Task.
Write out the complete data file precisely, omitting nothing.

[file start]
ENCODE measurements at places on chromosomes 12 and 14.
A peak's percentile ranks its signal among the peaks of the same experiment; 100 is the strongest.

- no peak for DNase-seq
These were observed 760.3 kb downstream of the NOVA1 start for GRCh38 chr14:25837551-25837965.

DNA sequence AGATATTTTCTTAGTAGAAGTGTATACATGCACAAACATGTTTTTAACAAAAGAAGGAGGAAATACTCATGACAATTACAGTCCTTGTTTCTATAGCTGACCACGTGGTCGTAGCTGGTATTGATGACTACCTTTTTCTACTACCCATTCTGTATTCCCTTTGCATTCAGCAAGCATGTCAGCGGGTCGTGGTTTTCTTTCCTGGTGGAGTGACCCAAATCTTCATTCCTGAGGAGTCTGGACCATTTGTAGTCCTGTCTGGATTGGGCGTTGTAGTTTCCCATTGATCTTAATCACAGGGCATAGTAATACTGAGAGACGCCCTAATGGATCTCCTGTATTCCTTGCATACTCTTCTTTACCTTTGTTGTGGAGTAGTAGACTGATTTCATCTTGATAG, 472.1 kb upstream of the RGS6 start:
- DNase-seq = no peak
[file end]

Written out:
ENCODE measurements at places on chromosomes 12 and 14.
A peak's percentile ranks its signal among the peaks of the same experiment; 100 is the strongest.

- no peak for DNase-seq
These were observed 760.3 kb downstream of the NOVA1 start for GRCh38 chr14:25837551-25837965.

DNA sequence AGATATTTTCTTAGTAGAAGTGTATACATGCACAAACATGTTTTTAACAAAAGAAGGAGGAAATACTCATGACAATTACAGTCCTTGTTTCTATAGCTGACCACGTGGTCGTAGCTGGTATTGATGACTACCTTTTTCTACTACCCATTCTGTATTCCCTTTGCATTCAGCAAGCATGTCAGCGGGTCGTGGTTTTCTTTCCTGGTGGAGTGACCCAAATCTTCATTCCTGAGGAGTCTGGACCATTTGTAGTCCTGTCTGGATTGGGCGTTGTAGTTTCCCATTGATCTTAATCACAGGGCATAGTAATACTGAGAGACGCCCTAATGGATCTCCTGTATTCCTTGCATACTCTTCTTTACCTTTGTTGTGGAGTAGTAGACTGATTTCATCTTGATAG, 472.1 kb upstream of the RGS6 start:
- DNase-seq = no peak